The United Nations peacekeeping mission in Central African Republic is requesting about 750 more troops to help fill a "security vacuum" worsened by the withdrawal of U.S. special forces as violence surges again, according to a confidential cable obtained by The Associated Press.
The additional troops are needed in the southeast after the withdrawal this year of U.S. and Ugandan troops hunting the Lord's Resistance Army rebels, according to the message from mission head Parfait Onanga-Anyanga to the U.N.'s head of peacekeeping operations in New York.
Hundreds of people have been killed since May and more than half a million people have been displaced as largely sectarian violence moves into parts of Central African Republic that were spared the worst of the fighting that began in 2013. International observers warn that the country is approaching the levels of violence seen at the height of the conflict in 2014.
U.N. Secretary-General Antonio Guterres on Wednesday said he wanted to "shine a spotlight on an under-reported emergency" in Central African Republic, which has seen a 37 percent increase in refugees and displaced people in the past three months.
Rebel groups control an estimated 70 percent of the country, according to international human rights organizations. The U.N. mission has acknowledged that its authorized force of 10,750 military personnel and 2,080 police is not enough in the country roughly the size of Texas.
The request for more troops would increase the total of uniformed peacekeepers to about 13,500.
"It's pretty clear that the mission, with its current capacity, is overstretched," said Human Rights Watch researcher Lewis Mudge. "They simply don't have the means to address the increased attacks on civilians."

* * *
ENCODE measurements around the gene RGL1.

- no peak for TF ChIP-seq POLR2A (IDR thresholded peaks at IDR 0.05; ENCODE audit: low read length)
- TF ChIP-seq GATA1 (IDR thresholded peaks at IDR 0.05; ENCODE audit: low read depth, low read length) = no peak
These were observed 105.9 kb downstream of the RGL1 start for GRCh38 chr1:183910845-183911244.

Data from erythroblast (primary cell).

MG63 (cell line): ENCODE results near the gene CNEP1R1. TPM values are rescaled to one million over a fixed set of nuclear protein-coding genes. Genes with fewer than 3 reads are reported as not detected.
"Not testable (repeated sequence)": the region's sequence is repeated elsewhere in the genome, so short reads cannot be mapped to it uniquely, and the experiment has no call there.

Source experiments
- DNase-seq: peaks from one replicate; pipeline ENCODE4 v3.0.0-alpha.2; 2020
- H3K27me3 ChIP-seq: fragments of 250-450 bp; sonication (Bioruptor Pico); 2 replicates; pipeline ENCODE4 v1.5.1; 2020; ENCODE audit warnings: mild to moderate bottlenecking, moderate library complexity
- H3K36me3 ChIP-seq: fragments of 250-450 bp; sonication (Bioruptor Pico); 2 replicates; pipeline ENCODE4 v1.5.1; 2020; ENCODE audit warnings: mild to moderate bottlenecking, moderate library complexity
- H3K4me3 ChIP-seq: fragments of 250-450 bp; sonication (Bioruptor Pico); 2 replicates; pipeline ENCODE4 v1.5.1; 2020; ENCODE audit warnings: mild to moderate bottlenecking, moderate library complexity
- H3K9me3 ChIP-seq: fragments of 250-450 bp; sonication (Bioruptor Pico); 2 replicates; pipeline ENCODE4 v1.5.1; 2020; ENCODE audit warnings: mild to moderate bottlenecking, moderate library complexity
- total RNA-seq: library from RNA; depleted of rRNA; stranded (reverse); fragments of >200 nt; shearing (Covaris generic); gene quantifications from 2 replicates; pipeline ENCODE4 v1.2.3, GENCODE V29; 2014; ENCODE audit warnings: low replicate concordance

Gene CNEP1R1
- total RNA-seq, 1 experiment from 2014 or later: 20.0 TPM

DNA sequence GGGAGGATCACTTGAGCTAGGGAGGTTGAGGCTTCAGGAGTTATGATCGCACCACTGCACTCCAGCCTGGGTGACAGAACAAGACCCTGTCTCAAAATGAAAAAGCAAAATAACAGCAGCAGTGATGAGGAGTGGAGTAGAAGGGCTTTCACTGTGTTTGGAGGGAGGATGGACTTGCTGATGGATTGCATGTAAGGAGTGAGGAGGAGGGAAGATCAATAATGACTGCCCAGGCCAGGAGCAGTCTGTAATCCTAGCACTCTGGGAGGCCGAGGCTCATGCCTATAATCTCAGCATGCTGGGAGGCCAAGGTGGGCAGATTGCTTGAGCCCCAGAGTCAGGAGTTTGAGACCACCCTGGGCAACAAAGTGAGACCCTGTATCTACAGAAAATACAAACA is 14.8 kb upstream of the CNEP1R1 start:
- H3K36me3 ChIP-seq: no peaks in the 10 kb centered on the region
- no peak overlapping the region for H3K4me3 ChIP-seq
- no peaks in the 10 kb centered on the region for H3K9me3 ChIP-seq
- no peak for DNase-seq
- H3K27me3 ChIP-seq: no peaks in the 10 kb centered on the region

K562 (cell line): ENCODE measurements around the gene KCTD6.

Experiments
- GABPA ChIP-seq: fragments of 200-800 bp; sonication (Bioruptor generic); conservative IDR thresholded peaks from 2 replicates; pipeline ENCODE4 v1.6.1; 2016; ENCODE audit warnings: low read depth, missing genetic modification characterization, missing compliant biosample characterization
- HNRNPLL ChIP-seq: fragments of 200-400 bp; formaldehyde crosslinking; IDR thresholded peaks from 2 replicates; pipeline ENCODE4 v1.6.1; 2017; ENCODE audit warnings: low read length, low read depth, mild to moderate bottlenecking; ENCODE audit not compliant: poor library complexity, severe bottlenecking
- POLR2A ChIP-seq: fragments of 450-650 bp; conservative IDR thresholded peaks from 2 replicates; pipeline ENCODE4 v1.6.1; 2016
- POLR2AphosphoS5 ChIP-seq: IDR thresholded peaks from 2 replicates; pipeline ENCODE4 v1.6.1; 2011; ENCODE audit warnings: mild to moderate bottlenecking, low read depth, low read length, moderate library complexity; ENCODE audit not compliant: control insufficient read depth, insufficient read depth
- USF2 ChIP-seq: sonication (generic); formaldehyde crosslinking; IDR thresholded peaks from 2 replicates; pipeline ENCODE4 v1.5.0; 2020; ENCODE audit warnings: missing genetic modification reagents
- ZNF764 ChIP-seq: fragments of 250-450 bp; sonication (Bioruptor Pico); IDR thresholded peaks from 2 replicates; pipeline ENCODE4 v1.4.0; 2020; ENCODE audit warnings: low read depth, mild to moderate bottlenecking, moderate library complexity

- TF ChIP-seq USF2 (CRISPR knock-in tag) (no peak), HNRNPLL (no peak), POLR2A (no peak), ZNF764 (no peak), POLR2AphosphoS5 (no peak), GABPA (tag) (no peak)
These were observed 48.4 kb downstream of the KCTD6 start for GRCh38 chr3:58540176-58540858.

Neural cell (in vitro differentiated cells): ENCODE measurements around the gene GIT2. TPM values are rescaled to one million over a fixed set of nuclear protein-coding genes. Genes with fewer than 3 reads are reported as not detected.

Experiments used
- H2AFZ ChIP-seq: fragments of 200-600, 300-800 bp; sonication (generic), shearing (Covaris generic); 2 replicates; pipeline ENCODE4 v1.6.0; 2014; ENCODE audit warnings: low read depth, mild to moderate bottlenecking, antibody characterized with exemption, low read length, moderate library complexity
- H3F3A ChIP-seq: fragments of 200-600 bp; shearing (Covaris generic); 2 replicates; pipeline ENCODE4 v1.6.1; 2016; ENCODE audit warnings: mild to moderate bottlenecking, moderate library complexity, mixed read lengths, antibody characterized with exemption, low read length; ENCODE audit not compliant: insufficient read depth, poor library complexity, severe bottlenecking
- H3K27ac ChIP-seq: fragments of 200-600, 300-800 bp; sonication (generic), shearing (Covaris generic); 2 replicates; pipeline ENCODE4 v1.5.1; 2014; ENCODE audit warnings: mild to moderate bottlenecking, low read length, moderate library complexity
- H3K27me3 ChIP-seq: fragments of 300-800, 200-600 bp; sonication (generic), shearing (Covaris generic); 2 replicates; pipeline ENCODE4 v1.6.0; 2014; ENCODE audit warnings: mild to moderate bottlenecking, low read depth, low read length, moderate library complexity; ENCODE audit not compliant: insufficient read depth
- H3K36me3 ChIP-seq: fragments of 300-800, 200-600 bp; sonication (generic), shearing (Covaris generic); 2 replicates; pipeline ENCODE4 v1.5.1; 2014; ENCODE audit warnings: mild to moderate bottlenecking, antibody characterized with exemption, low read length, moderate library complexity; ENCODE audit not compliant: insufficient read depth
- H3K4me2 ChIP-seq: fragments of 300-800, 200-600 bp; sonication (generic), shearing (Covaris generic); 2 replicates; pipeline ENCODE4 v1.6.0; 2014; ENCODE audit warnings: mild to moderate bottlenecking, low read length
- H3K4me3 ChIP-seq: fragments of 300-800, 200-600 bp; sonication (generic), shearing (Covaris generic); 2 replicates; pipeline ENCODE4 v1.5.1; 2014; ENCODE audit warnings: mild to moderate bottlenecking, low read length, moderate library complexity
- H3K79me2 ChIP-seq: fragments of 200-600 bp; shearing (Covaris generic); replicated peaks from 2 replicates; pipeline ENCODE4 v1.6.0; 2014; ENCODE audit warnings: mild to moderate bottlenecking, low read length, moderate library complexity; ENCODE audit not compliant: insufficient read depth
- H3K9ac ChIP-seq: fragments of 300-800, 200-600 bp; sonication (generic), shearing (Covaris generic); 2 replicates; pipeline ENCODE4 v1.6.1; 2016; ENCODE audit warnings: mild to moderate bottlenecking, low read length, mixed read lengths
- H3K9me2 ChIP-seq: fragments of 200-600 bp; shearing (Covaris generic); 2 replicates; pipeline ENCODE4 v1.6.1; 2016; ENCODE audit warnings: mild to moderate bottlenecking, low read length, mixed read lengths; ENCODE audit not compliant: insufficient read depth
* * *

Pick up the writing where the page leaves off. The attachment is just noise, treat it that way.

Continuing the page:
The fighting is mostly between predominantly Muslim ex-Seleka rebels and majority Christian anti-Balaka fighters over resources and trade routes in the countryside.
The existence of the Lord's Resistance Army rebel group in the region is also a concern. The U.S. and Ugandan militaries in pulling out of the hunt for the LRA said the group had largely been neutralized. However, leader Joseph Kony, who is wanted by the International Criminal Court for alleged war crimes, remains one of Africa's most-wanted fugitives. The U.N. has reported kidnappings by the LRA in the region since the pullout.
In his cable, Onanga-Anyanga wrote that "new actors are emerging to fill the security vacuum (in the southeast), creating upheaval in a once relatively calm region." Those include offshoots of the ex-Seleka and anti-Balaka fighters.
The U.N. peacekeeping mission needs an "urgent increase in military capabilities given the deteriorating security situation and escalating violence against civilians, humanitarians and peacekeepers," said Evan Cinq-Mars?, the U.N. advocate and policy adviser at the non-profit Center for Civilians in Conflict.
But any request for more resources for the U.N. mission is challenged by pressure from the Trump administration to cut peacekeeping budgets, even though the U.S. ambassador to the U.N., Nikki Haley, met with Central African Republic President Faustin Touadera in March and reaffirmed U.S. support for the country.
The U.N. peacekeeping mission did not comment.
The additional peacekeepers, if granted, also may be used to push out the ex-Seleka rebel group Popular Front for the Renaissance of Central African Republic. Onanga-Anyanga's cable said the mission's force commander is "confident the armed groups can be ousted from Bria" town in the southeast.
U.N. peacekeepers earlier this year forced the ex-Seleka rebel group Union for the Peace in Central African Republic out of the central mining town of Bambari.
Mudge, who recently visited Bambari, said the town is doing better now with the peacekeepers and state security forces back in control.
"Efforts to oust (rebels) from major towns, as long as there are sufficient blue helmets to maintain peace, may increase stability in the east," Mudge said, referring to the peacekeepers.
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